Army civilian delivers engineering, technology skills in Afghanistan
August 29, 2011
ABERDEEN PROVING GROUND, Md. -- When Soldiers need a fix to a nagging problem in the field they may pull a "MacGyver" to come up with unconventional solutions. But now the Army has a team of specialists to rapidly develop and deliver technology and engineering solutions located front and center with troops in Afghanistan.
In January, the U.S. Army Research, Development and Engineering Command, with its headquarters here, fielded a "technology village" of forward-deployed engineers, technologists and specialists who listen to problems and brainstorm solutions. The Army organized and setup the first ever RDECOM Field Assistance in Science and Technology Center at Bagram Air Base, Afghanistan. Fielding this team meant finding, preparing and deploying civilian specialists to the other side of the world under often austere conditions.
"When we are able to bring the full capacity of the RFAST-C on line, we should be able to make a major contribution to the war effort by shortening the time it takes to develop and then deliver innovations and equipment upgrades," said Marty Eaton, the center's executive officer. "Our proximity to the Warfighter, the ultimate customer, will speed the development process."
Eaton said being stationed in Afghanistan streamlines the process and makes it much quicker to gain clarification of needs and requirements.
"We get user feedback as innovations are being developed and confirmation from Soldiers that any prototypes developed accurately meet their requirement," he said. "If we can put improved tools in the Warfighter's hands sooner, we enhance the force and speed their success."
As the RFAST-C executive officer, Eaton assists and supports the center's military director, a U.S. Army lieutenant colonel, tasked with leading the organization.
"I direct the team in his absence, and focus on the daily operations," Eaton said.
Eaton's duties require him to coordinate and interact with the other units on the ground in Afghanistan. As executive officer, Eaton gives the director "mobility and visibility over the operation so he can engage where he can make the maximum impact," he explained.
As a former Army officer, Eaton understands the nuances of many situations.
In his stateside life, Eaton is an Aviation and Missile Systems Engineer at the Aviation and Missile Research, Development and Engineering Center at Redstone Arsenal, Ala.
"I work with the Fires Center of Excellence at Fort Sill, Oklahoma to coordinate development of several projects between them, our center, and the Program Executive Office for Missile and Space," he said. "I may no longer be a Soldier, but I can still do my best to see that our Warfighters have the best tools possible to do their job. If I can make even a modest contribution to that effort it will is a good thing."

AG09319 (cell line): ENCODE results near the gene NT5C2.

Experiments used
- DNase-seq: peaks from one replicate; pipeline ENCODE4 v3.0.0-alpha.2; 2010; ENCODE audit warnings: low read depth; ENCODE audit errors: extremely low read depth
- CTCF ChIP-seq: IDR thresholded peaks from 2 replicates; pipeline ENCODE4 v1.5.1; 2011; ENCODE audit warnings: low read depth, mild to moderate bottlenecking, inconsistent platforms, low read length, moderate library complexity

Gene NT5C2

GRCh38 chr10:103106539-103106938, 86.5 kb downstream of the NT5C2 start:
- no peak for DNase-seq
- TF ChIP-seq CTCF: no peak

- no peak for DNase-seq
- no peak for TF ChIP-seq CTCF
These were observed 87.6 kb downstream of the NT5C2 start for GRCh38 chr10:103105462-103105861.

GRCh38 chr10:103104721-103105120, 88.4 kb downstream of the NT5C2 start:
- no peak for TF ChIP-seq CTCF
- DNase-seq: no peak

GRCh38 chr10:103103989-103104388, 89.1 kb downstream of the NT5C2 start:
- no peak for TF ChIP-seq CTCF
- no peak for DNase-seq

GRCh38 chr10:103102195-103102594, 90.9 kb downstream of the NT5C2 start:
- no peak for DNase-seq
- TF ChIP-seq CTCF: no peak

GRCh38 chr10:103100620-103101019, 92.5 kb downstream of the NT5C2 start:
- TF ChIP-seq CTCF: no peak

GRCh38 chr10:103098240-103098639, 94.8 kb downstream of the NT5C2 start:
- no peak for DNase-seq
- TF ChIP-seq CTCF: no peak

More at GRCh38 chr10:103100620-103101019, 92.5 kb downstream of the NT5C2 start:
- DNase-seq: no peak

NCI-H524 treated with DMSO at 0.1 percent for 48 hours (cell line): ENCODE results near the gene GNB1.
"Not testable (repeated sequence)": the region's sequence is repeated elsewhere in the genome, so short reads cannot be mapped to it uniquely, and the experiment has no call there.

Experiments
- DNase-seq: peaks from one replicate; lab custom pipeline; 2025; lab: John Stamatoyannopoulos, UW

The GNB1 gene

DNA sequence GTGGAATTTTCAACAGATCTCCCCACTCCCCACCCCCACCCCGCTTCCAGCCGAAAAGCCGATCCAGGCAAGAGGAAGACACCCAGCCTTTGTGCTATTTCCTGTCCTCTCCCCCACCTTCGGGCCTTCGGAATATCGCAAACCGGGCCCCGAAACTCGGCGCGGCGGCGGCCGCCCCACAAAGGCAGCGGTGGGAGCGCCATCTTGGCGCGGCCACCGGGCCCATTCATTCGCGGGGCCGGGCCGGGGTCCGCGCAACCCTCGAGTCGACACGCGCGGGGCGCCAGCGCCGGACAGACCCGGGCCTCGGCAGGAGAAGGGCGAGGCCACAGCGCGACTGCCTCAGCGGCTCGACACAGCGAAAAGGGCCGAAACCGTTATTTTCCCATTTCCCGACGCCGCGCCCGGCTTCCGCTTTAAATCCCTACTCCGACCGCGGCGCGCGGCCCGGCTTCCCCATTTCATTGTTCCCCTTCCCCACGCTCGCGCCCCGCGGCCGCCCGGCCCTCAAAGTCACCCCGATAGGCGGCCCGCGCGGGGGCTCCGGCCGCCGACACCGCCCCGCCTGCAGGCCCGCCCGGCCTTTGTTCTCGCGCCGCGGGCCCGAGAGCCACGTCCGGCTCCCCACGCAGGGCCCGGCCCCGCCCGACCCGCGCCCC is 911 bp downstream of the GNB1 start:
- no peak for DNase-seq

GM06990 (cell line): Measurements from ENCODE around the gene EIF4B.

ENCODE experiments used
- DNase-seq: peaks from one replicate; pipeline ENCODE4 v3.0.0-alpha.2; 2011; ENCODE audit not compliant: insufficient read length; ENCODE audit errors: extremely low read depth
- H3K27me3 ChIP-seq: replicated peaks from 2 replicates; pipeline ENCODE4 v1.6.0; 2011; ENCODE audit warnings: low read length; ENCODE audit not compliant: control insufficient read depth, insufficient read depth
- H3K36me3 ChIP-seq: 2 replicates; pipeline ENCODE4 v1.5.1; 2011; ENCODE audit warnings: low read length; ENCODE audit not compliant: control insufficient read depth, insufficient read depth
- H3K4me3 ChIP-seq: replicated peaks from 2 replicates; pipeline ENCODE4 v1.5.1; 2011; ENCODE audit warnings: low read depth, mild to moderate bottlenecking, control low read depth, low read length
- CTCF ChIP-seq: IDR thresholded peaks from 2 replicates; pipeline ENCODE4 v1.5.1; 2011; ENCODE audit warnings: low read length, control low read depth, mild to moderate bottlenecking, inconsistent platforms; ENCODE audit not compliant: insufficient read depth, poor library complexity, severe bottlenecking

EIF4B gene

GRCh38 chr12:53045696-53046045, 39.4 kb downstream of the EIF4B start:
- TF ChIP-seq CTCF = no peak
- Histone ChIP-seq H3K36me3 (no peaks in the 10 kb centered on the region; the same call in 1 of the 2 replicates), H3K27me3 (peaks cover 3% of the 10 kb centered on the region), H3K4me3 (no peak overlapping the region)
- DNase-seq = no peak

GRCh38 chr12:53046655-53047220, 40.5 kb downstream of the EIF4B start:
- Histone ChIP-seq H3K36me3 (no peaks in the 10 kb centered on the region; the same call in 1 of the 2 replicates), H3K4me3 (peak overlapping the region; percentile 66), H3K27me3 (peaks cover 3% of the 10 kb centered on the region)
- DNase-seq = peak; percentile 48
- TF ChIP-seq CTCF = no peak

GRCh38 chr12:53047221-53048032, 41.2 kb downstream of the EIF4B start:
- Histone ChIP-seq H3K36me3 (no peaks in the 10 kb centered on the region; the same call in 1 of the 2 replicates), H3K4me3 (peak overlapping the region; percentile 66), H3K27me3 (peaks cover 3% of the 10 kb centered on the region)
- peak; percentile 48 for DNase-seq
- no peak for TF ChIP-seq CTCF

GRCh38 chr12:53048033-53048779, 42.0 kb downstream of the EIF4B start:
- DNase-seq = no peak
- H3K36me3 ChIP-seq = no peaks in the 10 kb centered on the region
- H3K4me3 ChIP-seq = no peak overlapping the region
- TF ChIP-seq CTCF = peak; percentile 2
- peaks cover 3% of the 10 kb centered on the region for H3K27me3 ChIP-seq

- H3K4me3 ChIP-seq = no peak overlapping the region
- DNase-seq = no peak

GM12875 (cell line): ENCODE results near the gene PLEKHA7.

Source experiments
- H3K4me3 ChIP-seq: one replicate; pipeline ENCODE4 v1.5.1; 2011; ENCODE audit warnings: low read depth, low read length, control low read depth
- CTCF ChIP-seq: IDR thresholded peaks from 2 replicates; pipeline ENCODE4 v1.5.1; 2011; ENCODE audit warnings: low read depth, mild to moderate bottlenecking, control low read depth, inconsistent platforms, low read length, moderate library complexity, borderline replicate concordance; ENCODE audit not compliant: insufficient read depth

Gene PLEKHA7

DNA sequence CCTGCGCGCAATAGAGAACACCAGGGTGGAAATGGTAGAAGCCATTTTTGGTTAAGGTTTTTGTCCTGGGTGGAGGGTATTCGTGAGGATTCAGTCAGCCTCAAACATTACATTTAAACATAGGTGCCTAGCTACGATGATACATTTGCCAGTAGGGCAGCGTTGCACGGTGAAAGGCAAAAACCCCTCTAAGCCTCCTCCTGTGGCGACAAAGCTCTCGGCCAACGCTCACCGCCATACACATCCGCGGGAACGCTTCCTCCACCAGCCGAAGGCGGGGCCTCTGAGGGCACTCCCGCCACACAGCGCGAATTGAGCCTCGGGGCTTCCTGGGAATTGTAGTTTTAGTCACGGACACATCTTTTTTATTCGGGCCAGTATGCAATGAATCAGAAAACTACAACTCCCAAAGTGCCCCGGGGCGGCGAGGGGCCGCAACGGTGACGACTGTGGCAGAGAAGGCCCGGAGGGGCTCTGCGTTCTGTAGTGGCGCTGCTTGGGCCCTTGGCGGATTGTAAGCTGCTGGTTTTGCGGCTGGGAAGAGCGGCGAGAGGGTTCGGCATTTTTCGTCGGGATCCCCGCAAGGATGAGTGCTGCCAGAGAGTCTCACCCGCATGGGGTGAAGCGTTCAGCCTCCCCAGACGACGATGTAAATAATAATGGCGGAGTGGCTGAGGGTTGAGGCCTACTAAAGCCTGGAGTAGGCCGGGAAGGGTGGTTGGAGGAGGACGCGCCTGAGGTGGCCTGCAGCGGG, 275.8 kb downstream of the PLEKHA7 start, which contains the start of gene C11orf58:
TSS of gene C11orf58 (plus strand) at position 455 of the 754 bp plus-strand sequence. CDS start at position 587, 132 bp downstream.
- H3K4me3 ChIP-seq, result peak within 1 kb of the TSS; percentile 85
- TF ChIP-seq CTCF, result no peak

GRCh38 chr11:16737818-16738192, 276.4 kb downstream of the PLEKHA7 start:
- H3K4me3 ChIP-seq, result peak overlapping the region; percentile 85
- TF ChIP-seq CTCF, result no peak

Eaton earned a Bachelor's degree in applied science and engineering from the U.S. Military Academy at West Point in 1980, and a Master of Science degree in management from Florida Institute of Technology in 1990. He said he was looking for a challenge when he volunteered for a similar position last year. But it wasn't until May 2011 that RDECOM asked him to step into the executive officer position.
"I was willing, my family and chain of command supported that, and I began to prep for deployment," he said.
Since deploying civilian scientists, engineers and technologists is a new concept for the U.S. Army, the center has met with many challenges.
"RDECOM undertook a massive planning effort to provide a quality path forward for us, but as with any complex operation, flexibility, adaptability and renewed effort is always needed," he said. "Stepping in suddenly to execute a plan that I didn't help develop while joining a team that had already formed, has proven to be quite a professional and personal challenge."
Army officials said the center's initial focus was clear: To establish an engineering cel" and build collaboration with other deployed elements, and to establish an effective engineering cell and build collaboration with other deployed elements.
"I've learned to celebrate small victories and take great pride in being able to help us take one small step after another towards our eventual success," Eaton said. "Without a doubt, the most common feedback is that this effort is a great idea and we wish you were fully set up and functional already."
Eaton said his experience as a Soldier and a civilian who supports Soldiers has helped immensely.
"This is something I've done virtually all my adult life," Eaton said. "Several close friends and many of my friends adult children are currently serving here, so the opportunity to directly support the Warfighter while supporting my team at AMRDEC and RDECOM is an opportunity I couldn't ignore. I'm proud of what we are doing and proud to be part of the effort."